Arise: My Way Out
Cover it up, little girl
No one wants to see that.
Use makeup, hide the secret betrayal of trust
Try so hard to be perfect
Stay in line, little girl
No one wants to hear that.
You know better.
This time it was your fault, it always is
You know that, little girl.
He does this because he is protecting you
He takes care of you
You need him, crave him, love him.
Broken dishes on the floor, holes in the wall, blood smeared on a cracked TV screen
No one will believe you anyway.
Hospital visits with a perfect practiced story of how you fell, again
No one hears your silent screams, little girl.
You can’t leave, he blocks every exit.
Start planning, little girl
You aren’t crazy.
It is getting worse.
The only exit door isn’t marked with the word death
Your time is running out.
Pack as much as you can while he’s out on a run
Just drive and don’t turn around, little girl.
You know it takes up to 7 times to really leave.
You are at number 4, so make it count this time.
Relief in the growing distance between you and him
The foreign sound of silence fills the tiny apartment you call your new home
You can scream now.
You are safe now.
My Way Out
When I was 18 years old, I fell in love with a man. He was sweet to me. He was my dealer, my lover, my protector. I craved him; he was my drug. The abuse quickly began and was escalated by our using together. I tried to leave, but he would tell me how much he loved me and I would return. “Things will be different this time,” I would tell myself. Then things suddenly took an ugly turn, and he began forcing me to do things I didn’t want to do. The physical abuse began resulting in hospital visits.
Multiple times I tried to abstain from using substances—he would tell me that I was not as fun anymore and I would begin using substances again. Things got worse. He would no longer let me out of the house, and I could not talk to anyone; I was a prisoner in my own home. I don’t remember the day I left, but I made it out alive and began the long process of healing. I was left with more than physical scars—I was stripped of any sense of safety. I slowly began to feel safe over time. I started going to counseling and processing the trauma I experienced. I began to find my voice and myself.
I began my recovery journey the day I escaped him. While working as a Domestic Violence Specialist, I would share my story with other womxn. One thing that many DV survivors struggle with is that we truly do love our abusers. It is a difficult place to be in when the person you love hurts you. The guilt, shame, and judgement from others and the feeling of being alone in your suffering is so difficult, and can lead to further isolation. Writing this, my eyes fill with tears and my heart breaks for the little girl I was who was hurt so badly. I am so proud of her for the womxn she has become.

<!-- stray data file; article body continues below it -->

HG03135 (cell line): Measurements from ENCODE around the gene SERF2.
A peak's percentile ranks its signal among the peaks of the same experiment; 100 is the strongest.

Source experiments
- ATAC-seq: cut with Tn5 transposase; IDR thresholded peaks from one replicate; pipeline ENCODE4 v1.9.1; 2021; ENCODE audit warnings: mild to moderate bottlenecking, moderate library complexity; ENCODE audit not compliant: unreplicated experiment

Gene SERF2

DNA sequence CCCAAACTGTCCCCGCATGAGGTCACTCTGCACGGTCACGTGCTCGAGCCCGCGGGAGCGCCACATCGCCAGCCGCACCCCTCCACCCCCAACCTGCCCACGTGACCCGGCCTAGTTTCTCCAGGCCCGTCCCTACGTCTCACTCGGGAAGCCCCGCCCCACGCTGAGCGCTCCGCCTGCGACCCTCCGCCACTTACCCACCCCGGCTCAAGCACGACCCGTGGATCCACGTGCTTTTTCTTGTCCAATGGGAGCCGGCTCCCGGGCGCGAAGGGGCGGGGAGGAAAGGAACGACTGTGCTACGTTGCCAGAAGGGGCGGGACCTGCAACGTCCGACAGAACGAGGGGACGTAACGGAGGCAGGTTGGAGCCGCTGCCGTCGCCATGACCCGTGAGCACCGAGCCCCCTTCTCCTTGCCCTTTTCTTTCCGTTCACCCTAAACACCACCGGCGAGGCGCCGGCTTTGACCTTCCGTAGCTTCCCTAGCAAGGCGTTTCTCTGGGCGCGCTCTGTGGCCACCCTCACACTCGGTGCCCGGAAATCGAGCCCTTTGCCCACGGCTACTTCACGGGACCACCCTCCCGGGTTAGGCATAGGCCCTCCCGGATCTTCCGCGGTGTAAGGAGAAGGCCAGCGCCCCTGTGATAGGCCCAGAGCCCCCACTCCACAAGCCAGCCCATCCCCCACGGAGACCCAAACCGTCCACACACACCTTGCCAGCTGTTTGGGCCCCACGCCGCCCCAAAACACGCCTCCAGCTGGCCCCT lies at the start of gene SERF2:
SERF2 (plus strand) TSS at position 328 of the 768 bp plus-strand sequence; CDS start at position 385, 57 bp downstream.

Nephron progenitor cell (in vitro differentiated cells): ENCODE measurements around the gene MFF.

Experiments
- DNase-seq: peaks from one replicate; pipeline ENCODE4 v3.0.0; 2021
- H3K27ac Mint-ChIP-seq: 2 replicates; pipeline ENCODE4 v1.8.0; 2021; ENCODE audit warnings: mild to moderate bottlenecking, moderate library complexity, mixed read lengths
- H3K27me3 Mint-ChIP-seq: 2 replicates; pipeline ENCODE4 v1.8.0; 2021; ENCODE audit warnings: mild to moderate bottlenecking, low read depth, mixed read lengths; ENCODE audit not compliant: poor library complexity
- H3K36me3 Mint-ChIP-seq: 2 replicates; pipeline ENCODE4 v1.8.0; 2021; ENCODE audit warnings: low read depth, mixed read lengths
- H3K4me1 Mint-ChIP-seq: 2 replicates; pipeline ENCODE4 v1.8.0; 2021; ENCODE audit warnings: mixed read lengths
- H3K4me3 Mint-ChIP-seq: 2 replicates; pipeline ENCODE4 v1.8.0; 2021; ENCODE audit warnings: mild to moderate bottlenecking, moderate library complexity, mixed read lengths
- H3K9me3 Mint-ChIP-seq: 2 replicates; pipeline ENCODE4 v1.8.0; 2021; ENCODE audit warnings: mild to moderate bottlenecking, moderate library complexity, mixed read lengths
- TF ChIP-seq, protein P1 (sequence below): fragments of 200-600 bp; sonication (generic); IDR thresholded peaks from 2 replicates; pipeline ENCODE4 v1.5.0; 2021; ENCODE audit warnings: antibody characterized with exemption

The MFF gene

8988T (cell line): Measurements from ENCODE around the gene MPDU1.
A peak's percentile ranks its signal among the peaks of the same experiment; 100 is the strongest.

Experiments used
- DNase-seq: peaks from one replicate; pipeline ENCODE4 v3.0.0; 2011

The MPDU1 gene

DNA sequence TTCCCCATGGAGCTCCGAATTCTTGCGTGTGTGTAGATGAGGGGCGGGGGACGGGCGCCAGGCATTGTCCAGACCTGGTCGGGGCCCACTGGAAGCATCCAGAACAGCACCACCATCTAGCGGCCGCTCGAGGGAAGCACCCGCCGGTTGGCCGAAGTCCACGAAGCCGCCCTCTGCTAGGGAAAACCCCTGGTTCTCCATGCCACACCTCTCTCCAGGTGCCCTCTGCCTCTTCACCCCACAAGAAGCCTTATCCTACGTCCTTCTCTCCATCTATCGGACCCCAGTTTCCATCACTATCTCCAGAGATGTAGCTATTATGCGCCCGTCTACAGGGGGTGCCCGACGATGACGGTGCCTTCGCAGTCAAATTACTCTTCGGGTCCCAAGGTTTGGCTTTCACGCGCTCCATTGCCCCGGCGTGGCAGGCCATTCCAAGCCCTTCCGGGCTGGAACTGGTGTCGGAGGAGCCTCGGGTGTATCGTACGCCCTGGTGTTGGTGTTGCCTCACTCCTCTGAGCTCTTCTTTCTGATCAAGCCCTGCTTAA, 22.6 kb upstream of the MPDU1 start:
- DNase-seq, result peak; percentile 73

According to the National Coalition Against Domestic Violence, 1 in 4 women and 1 in 10 men experience sexual violence, physical violence, and/or stalking by an intimate partner during their lifetime. Intimate partner violence can take a number of forms, including physical violence, mental and verbal abuse, emotional abuse, economic control, gaslighting, and sexual abuse.
On average, it takes 7 attempts to leave a domestic violence relationship. The moment when an individual leaves their abuser is the most dangerous time for them. More than 30,000 deaths a year worldwide are owed to domestic violence. Many cities have Death Review boards that review cases of the deceased victims to see where the gaps in service were, how these people’s deaths may have been prevented. Domestic violence represents such a gap.
COVID-19 has created an extra layer of difficulty for those in relationships ruled by domestic violence. Many are no longer just isolated by their abuser, but by a pandemic as well. So many service providers have had to shut their doors and operate remotely, leaving those in danger with nowhere to turn. So many people are locked in their unsafe homes with their abuser; having a safety plan is crucial.
Here are some things to keep in mind for those in an abusive relationship during the pandemic.
- Abusers can monitor technology a lot easier than more traditional means of communication: they can use this to monitor your behavior and learn your plans of escape, which may include going to find domestic violence support.
- Use caution while using text messaging, social media, or email and ask general questions to reduce risk if someone is monitoring the person’s device.
- Discussing code words or hand signals with safe and supportive friends and family members are important for letting people know you’re in danger.
- If you know someone that may be in danger, there are safe ways to check in and support them. Some ways to check in safely include asking “yes” or “no” questions. For example: “Would you like me to call a shelter on your behalf?”
- Having a burner phone and memorizing emergency hotlines can be critical in ensuring your safety.
- Planning your exit strategy is paramount to ensuring your safe escape. This may include having a bag stashed that contains cash, your personal identification (Social Security Card, ID), birth certificates, bank information, medications, and any other important documents you may need to grab in a hurry.
Leaving my abuser was one of the scariest decisions I ever had to make, but it was also the best decision I ever made. I was finally free and I could begin to heal at last. I write this to let you know that you are not the only one who’s been through it. There are resources out there and people that are here to help and support you. Please reach out, because there is help.
There is hope.
You are not alone.
If you or someone you know needs help, please contact your local domestic violence shelter or call the National Domestic Violence Hotline: